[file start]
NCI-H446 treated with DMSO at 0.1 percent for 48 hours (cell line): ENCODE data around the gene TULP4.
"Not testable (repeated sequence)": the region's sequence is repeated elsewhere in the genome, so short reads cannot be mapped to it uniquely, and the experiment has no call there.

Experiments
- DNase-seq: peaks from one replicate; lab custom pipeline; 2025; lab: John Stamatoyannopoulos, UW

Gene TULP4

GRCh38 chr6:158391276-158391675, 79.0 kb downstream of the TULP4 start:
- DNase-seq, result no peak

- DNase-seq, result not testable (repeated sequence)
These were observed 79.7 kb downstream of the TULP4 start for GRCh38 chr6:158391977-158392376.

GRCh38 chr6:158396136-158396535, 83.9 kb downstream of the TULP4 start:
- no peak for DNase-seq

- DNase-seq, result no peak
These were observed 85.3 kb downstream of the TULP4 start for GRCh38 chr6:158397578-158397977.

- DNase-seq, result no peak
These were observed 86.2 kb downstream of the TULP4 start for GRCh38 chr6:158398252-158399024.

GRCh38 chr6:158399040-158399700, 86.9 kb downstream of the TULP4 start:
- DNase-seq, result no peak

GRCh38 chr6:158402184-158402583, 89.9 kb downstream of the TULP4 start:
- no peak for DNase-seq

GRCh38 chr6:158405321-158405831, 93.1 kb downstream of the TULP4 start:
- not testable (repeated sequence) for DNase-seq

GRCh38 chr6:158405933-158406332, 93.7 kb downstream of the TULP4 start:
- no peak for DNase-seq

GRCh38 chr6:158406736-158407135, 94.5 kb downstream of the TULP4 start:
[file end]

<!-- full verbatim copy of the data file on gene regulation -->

NCI-H446 treated with DMSO at 0.1 percent for 48 hours (cell line): ENCODE data around the gene TULP4.
"Not testable (repeated sequence)": the region's sequence is repeated elsewhere in the genome, so short reads cannot be mapped to it uniquely, and the experiment has no call there.

Experiments
- DNase-seq: peaks from one replicate; lab custom pipeline; 2025; lab: John Stamatoyannopoulos, UW

Gene TULP4

GRCh38 chr6:158391276-158391675, 79.0 kb downstream of the TULP4 start:
- DNase-seq, result no peak

- DNase-seq, result not testable (repeated sequence)
These were observed 79.7 kb downstream of the TULP4 start for GRCh38 chr6:158391977-158392376.

GRCh38 chr6:158396136-158396535, 83.9 kb downstream of the TULP4 start:
- no peak for DNase-seq

- DNase-seq, result no peak
These were observed 85.3 kb downstream of the TULP4 start for GRCh38 chr6:158397578-158397977.

- DNase-seq, result no peak
These were observed 86.2 kb downstream of the TULP4 start for GRCh38 chr6:158398252-158399024.

GRCh38 chr6:158399040-158399700, 86.9 kb downstream of the TULP4 start:
- DNase-seq, result no peak

GRCh38 chr6:158402184-158402583, 89.9 kb downstream of the TULP4 start:
- no peak for DNase-seq

GRCh38 chr6:158405321-158405831, 93.1 kb downstream of the TULP4 start:
- not testable (repeated sequence) for DNase-seq

GRCh38 chr6:158405933-158406332, 93.7 kb downstream of the TULP4 start:
- no peak for DNase-seq

GRCh38 chr6:158406736-158407135, 94.5 kb downstream of the TULP4 start: